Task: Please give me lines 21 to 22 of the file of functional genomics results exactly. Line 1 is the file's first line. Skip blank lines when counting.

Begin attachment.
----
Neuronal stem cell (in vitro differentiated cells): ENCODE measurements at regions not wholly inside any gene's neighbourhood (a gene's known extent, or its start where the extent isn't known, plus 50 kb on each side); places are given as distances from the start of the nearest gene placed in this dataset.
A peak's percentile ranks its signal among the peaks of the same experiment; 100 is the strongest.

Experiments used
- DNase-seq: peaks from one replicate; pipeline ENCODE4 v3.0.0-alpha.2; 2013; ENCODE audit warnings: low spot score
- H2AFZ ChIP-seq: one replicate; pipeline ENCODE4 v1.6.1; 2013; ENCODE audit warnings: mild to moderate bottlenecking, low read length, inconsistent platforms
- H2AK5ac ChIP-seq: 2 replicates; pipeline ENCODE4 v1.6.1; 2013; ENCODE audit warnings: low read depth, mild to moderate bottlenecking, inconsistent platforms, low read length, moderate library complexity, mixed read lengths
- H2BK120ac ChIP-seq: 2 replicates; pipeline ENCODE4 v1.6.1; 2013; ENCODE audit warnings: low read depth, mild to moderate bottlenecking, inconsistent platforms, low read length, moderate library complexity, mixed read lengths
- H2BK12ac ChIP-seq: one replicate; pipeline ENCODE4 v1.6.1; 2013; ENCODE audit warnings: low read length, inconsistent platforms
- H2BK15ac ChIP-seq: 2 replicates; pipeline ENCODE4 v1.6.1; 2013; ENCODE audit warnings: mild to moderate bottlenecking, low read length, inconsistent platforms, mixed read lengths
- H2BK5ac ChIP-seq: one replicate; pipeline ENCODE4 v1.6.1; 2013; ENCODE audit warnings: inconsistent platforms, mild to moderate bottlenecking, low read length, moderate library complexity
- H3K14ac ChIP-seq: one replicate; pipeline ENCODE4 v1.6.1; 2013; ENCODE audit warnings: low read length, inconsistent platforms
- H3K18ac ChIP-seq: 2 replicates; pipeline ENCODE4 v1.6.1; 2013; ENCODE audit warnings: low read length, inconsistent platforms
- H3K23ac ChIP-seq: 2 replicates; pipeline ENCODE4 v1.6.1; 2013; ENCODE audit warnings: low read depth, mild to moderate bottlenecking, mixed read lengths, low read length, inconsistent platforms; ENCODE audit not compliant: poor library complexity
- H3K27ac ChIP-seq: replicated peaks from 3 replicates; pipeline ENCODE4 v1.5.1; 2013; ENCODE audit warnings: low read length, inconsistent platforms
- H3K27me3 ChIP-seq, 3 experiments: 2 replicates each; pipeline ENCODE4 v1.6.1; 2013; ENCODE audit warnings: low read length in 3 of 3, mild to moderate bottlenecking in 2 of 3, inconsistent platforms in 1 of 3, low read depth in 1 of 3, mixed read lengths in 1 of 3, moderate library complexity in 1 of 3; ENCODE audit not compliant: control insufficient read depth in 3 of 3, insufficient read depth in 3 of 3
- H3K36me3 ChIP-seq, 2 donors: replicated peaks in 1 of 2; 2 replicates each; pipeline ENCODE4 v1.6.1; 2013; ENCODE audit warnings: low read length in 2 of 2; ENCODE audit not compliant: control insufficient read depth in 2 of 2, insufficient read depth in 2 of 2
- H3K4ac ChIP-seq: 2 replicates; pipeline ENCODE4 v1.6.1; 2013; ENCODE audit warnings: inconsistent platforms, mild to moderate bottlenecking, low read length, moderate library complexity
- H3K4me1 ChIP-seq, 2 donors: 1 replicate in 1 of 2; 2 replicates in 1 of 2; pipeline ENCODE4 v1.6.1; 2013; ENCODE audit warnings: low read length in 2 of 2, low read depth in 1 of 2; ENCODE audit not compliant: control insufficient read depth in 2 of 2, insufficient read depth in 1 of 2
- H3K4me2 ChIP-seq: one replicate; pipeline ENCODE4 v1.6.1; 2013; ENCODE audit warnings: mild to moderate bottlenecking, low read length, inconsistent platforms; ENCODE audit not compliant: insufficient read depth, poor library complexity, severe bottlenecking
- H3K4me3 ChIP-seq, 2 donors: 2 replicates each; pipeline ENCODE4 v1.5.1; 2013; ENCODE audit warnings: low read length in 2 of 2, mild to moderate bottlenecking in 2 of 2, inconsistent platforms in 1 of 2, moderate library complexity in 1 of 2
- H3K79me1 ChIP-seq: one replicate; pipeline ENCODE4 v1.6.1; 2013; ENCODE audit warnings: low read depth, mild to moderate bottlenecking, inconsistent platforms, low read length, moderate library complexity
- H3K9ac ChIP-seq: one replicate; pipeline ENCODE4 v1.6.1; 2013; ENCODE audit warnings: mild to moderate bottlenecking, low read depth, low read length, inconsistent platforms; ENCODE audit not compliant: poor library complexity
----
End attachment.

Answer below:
- H3K79me1 ChIP-seq: one replicate; pipeline ENCODE4 v1.6.1; 2013; ENCODE audit warnings: low read depth, mild to moderate bottlenecking, inconsistent platforms, low read length, moderate library complexity
- H3K9ac ChIP-seq: one replicate; pipeline ENCODE4 v1.6.1; 2013; ENCODE audit warnings: mild to moderate bottlenecking, low read depth, low read length, inconsistent platforms; ENCODE audit not compliant: poor library complexity